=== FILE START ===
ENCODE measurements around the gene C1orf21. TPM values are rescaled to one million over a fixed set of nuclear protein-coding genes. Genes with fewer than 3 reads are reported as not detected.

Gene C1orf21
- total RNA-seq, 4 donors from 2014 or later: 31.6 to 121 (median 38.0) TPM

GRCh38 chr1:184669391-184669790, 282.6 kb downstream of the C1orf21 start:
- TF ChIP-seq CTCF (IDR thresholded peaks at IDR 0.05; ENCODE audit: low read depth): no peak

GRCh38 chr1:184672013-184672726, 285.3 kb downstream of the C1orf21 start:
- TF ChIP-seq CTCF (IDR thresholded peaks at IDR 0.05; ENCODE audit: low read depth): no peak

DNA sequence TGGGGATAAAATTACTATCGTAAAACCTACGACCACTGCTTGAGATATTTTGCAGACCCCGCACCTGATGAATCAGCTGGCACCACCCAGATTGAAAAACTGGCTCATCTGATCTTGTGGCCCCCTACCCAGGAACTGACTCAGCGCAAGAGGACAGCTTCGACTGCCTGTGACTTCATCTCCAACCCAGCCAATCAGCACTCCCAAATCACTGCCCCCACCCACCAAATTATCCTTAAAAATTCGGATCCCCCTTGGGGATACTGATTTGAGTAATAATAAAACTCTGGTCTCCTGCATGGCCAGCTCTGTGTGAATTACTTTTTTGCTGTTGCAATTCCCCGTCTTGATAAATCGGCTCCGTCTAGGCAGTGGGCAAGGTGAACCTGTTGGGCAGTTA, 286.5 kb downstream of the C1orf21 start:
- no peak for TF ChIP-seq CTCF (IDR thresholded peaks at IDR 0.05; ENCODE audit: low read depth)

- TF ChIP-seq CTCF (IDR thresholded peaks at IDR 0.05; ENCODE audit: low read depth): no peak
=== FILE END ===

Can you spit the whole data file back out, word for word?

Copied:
ENCODE measurements around the gene C1orf21. TPM values are rescaled to one million over a fixed set of nuclear protein-coding genes. Genes with fewer than 3 reads are reported as not detected.

Gene C1orf21
- total RNA-seq, 4 donors from 2014 or later: 31.6 to 121 (median 38.0) TPM

GRCh38 chr1:184669391-184669790, 282.6 kb downstream of the C1orf21 start:
- TF ChIP-seq CTCF (IDR thresholded peaks at IDR 0.05; ENCODE audit: low read depth): no peak

GRCh38 chr1:184672013-184672726, 285.3 kb downstream of the C1orf21 start:
- TF ChIP-seq CTCF (IDR thresholded peaks at IDR 0.05; ENCODE audit: low read depth): no peak

DNA sequence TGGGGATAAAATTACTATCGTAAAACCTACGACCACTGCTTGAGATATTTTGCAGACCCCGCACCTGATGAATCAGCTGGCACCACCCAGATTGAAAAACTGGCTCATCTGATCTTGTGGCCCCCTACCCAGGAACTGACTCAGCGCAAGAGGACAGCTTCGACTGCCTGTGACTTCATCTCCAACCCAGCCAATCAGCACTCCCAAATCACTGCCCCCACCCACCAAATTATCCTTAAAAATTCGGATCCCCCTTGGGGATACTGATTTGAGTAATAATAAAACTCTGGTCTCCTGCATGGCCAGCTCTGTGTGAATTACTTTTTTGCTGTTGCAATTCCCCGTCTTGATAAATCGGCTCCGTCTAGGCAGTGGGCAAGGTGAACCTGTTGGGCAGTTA, 286.5 kb downstream of the C1orf21 start:
- no peak for TF ChIP-seq CTCF (IDR thresholded peaks at IDR 0.05; ENCODE audit: low read depth)

- TF ChIP-seq CTCF (IDR thresholded peaks at IDR 0.05; ENCODE audit: low read depth): no peak